the Kalam Cosmological Argument
The debate is finished. The distribution of the voting points and the winner are presented below.
After 3 votes and with 10 points ahead, the winner is...
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I, Jarrett_Ludolph will be holding the CON position, the view that the argument is unsuccessful, while my opponent, PRO, will be taking the view that the argument is successful. Even though there are other arguments for the exist of God, this debate will only cover the Kalam.
I look forward to a lively debate!
I, Jarrett_Ludolph, will be taking the position that the KCA is unsuccessful (as stated in the description) and that it fails. seldiora with be taking the position that the KCA is successful (also stated it the description) and that it doesn't fail.
(KCA) has a core syllogism that is as follows:
P1 everything that begins to exist, has a cause
P2 the universe began exist
C1 The universe has a cause
Whatever caused all of the spatial dimensions to exist must exist independent of spatial dimensions (spaceless).
Whatever caused all of time to exist must exist independent of time (timeless).
Whatever caused the universe to exist must be extremely powerful.
The cause of the universe is immaterial, spaceless, timeless, and extremely powerful.
 (interview with theoretical physicist Alex Vilenkin)
Argument 1: Aristotelian Metaphysics
I think the KCA argues that God is a being that existsindependent of time and space. That said, I want to argue that the samemetaphysical idea is present in Aristotle’s writings:
“The actual course of events (e.g. pursuits of knowledge)bears witness to this; for speculation of this kind began with a view torecreation and pastime, at a time when practically all the necessities of lifewere already supplied. Clearly then it is for no extrinsic advantage that weseek this knowledge; for just as we call a man independent who exists forhimself and not for another, so we call this the only independent science,since it alone exists for itself.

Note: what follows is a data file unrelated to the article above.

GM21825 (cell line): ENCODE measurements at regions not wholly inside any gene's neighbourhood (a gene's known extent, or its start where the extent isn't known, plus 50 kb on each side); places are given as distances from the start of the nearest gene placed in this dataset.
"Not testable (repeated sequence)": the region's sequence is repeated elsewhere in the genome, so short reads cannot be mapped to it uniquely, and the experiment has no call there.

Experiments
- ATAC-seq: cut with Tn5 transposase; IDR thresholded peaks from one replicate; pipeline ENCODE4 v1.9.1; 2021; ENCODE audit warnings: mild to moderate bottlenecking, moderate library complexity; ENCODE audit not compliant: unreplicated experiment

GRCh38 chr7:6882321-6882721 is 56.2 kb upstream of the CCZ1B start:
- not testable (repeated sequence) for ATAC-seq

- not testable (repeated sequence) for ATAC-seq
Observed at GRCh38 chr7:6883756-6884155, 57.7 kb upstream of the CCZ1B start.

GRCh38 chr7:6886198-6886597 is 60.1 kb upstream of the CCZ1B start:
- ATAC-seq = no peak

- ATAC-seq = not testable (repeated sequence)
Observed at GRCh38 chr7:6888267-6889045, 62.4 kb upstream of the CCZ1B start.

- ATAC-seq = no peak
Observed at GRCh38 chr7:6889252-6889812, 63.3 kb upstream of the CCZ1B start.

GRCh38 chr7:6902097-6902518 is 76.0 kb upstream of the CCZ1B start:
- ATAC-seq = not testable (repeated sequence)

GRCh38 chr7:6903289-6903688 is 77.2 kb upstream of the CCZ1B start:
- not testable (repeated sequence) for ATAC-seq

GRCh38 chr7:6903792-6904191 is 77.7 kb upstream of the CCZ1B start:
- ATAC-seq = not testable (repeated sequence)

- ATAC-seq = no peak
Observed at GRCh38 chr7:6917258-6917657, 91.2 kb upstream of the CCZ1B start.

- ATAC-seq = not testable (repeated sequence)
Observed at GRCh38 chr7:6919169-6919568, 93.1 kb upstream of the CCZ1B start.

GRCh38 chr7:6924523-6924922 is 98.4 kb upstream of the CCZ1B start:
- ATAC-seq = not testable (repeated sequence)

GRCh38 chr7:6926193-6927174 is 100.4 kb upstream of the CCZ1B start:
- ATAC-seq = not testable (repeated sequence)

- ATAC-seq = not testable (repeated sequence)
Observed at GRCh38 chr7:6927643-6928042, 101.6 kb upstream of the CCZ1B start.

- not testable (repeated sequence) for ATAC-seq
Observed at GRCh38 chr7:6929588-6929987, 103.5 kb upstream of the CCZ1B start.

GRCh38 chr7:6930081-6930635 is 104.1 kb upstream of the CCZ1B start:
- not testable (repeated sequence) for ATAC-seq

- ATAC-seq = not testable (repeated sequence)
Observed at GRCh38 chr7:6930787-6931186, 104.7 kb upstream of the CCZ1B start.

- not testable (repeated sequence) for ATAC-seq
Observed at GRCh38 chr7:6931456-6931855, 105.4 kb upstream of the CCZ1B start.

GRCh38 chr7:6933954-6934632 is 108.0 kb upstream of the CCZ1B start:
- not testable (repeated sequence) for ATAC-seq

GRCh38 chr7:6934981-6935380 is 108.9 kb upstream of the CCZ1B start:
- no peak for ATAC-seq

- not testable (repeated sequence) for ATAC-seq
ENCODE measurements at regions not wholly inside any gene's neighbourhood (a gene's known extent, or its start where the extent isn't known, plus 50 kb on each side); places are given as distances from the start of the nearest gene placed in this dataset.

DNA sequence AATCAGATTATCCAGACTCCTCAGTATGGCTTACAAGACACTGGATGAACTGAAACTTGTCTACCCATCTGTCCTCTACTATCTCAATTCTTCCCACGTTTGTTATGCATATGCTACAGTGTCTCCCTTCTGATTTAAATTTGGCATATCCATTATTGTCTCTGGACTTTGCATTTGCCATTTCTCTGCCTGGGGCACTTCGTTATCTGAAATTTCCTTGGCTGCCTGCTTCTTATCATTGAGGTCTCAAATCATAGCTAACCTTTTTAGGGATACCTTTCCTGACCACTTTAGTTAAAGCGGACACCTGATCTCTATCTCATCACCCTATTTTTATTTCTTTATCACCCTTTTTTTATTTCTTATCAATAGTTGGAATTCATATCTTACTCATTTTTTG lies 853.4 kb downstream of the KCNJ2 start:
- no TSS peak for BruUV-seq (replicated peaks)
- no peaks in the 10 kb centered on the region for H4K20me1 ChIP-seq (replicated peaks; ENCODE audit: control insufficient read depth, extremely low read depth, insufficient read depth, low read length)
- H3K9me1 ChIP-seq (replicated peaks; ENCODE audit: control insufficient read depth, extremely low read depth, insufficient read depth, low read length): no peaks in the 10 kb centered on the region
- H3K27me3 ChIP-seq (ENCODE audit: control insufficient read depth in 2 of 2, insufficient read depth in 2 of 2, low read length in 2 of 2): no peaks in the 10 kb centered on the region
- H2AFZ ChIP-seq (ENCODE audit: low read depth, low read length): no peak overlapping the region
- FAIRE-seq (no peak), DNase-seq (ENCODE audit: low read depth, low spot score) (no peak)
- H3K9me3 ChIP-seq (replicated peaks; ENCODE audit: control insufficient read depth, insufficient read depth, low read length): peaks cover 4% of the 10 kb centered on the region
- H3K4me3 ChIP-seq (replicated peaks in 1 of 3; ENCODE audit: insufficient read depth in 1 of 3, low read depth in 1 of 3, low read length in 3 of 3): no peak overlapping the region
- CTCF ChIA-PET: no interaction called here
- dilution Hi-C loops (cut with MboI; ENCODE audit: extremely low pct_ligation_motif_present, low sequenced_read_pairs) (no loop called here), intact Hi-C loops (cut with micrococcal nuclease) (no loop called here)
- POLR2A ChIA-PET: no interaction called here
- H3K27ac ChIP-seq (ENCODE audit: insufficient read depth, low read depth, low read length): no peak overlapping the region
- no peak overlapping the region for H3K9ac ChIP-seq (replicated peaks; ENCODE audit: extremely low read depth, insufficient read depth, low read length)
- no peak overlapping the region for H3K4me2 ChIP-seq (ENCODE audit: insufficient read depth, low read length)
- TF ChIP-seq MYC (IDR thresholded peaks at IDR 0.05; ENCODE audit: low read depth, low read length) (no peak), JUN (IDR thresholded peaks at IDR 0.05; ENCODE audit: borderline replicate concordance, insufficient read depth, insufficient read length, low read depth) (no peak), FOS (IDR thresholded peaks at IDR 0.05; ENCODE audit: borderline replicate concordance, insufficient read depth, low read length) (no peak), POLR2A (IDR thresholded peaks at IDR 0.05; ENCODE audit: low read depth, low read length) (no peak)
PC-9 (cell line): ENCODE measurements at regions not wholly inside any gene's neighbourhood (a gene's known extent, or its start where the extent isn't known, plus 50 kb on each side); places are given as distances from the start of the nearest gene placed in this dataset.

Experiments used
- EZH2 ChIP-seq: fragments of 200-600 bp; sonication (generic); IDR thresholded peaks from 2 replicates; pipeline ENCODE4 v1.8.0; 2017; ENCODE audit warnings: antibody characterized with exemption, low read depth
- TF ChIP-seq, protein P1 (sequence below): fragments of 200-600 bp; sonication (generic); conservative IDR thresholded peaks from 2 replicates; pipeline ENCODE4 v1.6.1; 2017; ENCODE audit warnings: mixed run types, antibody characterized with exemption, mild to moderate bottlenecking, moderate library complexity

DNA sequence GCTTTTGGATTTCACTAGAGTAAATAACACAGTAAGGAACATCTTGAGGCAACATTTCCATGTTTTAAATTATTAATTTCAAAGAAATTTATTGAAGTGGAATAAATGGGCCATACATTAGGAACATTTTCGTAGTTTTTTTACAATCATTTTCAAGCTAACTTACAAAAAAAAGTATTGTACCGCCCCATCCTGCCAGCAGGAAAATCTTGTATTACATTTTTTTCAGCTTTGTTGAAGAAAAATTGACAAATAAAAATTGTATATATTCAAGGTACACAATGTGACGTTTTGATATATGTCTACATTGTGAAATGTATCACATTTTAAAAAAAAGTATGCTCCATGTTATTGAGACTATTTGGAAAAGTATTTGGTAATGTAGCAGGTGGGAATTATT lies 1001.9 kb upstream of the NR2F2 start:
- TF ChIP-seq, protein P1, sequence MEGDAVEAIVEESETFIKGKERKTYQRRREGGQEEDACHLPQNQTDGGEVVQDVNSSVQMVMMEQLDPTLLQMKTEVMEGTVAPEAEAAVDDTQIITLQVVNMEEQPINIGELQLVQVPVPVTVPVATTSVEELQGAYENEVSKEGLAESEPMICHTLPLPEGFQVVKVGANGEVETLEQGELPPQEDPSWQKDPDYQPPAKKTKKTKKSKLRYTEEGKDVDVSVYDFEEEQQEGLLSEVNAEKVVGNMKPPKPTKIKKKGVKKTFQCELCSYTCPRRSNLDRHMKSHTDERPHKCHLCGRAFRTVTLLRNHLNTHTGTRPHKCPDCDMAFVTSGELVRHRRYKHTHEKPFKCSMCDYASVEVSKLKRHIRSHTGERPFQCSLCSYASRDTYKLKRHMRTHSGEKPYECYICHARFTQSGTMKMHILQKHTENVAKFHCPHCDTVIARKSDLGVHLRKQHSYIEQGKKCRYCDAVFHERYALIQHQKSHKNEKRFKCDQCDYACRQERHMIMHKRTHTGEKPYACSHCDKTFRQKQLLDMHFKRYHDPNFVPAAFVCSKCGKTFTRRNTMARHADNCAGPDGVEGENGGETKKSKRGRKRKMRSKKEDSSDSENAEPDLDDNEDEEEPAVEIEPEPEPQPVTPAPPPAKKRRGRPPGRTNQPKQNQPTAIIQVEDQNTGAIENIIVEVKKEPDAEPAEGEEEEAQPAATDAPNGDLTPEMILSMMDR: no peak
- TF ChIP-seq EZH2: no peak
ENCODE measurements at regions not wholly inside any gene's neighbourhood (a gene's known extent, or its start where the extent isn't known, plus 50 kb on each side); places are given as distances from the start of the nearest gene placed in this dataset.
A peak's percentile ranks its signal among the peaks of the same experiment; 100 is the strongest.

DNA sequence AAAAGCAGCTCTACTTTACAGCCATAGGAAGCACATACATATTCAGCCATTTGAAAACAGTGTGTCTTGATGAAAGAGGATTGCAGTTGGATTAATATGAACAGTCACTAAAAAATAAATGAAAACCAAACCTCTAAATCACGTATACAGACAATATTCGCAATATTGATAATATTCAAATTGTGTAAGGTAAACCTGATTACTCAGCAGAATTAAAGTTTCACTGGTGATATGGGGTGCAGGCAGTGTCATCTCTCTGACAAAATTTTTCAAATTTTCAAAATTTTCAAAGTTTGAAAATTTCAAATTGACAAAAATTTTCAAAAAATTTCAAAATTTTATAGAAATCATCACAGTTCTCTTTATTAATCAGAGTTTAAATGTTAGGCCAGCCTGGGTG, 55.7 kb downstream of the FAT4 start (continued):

For this reason its acquisition might justly be supposed tobe beyond human power, since in many respects human nature is servile; in whichcase, as Simonides says, ‘God alone can have this privilege,’”
Human nature is predisposed to seek knowledge; It seeksknowledge for its own sake. Knowledge is independent of human nature asknowledge only exists as mere fact, not as one that is dependent on humandesires. In this way, acquisition of the entirety of laws of nature must beattributed to a non-dependent cause: God.
Rebuttal: Infinite regress
Con argues that he has serious objections to the secondpremise. He offers an account that the universe is undergoing contraction andexpansion. He argues that there is a possibility of different worlds that simultaneouslyexists. He fails to address the single most important issue: Infinite regress.